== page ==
TORONTO — The shifting tides of Alberta politics have left many pundits surveying a changed landscape, but they’ve also led one former Ontario premier on a stroll down memory lane.
In his former political life, David Peterson experienced both the kind of momentum that allowed NDP leader Rachel Notley to upend a Conservative political dynasty on Tuesday, as well as the spectacular collapse that drove Tory leader Jim Prentice from both the premier’s office and from public life.
“Rachel Notley reminds me of me in 1985,” Peterson said in an interview Wednesday as he recalled his own bout of giant-slaying 30 years ago, when he ended the longtime Conservative stronghold on Ontario and sailed into office on a wave of optimism and popularity.
“You get all of the breaks and you can do no wrong.”
And then there’s the “flip side,” Peterson recalled of what happened to him just five years later, when Bob Rae’s NDP was swept into power with a majority government after the former premier called an early election.
“You’re in a downward slide and you can’t stop it.”
Peterson said he finds the parallels with Notley the most striking, predicting the premier-elect’s moment in the sun may be short-lived.
“Nobody ever votes and says, ‘let’s keep things the way they are,'” Peterson said.
“They dream about some sort of a change, and this Rachel Notley came on. She’s bright, fresh, new, no baggage, full of resonating cliches, but she represented something good for people. Now, just wait to see how long it turns. It’s the nature of the business.”
The NDP took 53 of 87 seats in Tuesday’s election, not only toppling a 44-year Conservative dynasty, but reducing the party to a distant third in the provincial legislature.
Notley takes office with a majority mandate, a luxury not afforded to Peterson in 1985. He came to power at the head of a coalition government formed with the New Democrats, who agreed to support the Liberals for two years.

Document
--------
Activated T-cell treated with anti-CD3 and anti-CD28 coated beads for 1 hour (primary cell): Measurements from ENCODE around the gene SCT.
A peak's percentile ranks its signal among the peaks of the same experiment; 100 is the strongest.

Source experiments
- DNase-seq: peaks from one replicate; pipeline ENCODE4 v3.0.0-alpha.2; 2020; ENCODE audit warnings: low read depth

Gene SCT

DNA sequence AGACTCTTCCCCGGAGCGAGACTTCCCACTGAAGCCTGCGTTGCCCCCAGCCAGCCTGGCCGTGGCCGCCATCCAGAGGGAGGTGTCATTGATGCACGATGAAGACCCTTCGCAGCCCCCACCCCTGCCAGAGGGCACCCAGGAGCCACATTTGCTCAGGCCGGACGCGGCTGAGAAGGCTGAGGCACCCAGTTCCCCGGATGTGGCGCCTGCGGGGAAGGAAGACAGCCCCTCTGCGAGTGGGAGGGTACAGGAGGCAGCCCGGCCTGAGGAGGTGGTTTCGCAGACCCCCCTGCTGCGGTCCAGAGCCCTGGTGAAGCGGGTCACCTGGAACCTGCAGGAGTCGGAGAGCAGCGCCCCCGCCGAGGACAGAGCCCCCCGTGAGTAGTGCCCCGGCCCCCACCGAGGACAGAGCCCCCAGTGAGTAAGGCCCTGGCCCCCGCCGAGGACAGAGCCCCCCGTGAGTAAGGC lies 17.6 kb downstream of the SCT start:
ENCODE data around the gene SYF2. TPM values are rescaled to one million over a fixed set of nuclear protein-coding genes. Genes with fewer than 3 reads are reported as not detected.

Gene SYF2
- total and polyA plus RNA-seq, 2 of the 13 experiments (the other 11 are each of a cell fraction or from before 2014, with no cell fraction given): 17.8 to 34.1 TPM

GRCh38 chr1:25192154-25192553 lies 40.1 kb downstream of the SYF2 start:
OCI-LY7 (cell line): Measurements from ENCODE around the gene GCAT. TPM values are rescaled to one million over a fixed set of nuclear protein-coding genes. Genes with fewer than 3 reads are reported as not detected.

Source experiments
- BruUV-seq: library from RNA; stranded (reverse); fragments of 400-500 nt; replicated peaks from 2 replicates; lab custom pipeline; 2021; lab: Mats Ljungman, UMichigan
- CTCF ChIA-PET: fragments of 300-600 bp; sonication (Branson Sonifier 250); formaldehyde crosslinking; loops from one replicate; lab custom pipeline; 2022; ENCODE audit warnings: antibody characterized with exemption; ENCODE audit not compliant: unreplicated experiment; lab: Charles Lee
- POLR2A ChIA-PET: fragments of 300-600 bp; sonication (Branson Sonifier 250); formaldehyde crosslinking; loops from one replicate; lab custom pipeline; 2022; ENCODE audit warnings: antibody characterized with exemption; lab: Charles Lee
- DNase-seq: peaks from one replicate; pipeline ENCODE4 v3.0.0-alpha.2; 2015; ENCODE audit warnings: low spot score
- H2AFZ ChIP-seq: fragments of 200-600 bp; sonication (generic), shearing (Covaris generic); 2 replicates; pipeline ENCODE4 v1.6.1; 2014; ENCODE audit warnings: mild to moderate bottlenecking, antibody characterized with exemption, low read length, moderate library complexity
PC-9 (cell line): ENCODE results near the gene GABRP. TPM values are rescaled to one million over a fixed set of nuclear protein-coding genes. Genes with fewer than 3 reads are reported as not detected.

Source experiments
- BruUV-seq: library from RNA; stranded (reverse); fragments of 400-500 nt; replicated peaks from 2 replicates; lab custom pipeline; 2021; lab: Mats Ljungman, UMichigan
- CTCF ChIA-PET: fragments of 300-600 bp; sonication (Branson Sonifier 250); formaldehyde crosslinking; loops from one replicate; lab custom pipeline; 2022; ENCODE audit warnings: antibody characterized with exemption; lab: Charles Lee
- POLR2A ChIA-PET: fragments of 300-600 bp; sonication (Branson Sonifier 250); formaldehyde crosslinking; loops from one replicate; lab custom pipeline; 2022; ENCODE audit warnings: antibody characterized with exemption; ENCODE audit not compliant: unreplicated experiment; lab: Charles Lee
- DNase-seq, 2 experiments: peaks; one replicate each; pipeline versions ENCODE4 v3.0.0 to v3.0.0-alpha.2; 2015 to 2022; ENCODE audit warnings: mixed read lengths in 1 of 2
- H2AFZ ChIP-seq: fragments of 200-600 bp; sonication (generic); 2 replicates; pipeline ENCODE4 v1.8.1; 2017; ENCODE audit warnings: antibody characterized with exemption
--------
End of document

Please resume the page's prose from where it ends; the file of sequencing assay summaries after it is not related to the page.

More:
At the end of that agreement, Peterson won a sizable majority that allowed him to pass progressive legislation in areas ranging from health care to pension reform.
But he also became a prominent backer of the Meech Lake Accord aimed at encouraging Quebec to remain in Canada. Peterson agreed that Ontario should have fewer Senate seats than Quebec when he was trying to salvage the accord.
One political observer says that made Peterson seem out of touch with many Ontario voters.
David Docherty, president of Mount Royal University in Calgary, attributed Peterson’s ultimate defeat to both his position on Meech and his decision to call an election a year earlier than necessary.
Both factors were echoed in Alberta, Docherty said. Prentice angered voters by telling them to “look in the mirror” as an explanation for the province’s economic woes, and also summoned voters to the polls ahead of schedule to secure a mandate that would allow him to implement a budget that “didn’t satisfy anybody.”
Peterson, meantime, doesn’t see the same similarities, attributing his own electoral defeat largely to both Meech Lake and “my own inadequacies.”
Still, he recognized some parallels with the outgoing premier, though he questioned Prentice’s decision to leave public life and his beleaguered party without a leader.
“Somebody’s got to pick up the pieces of that party,” he said.
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Michelle McQuigge, The Canadian Press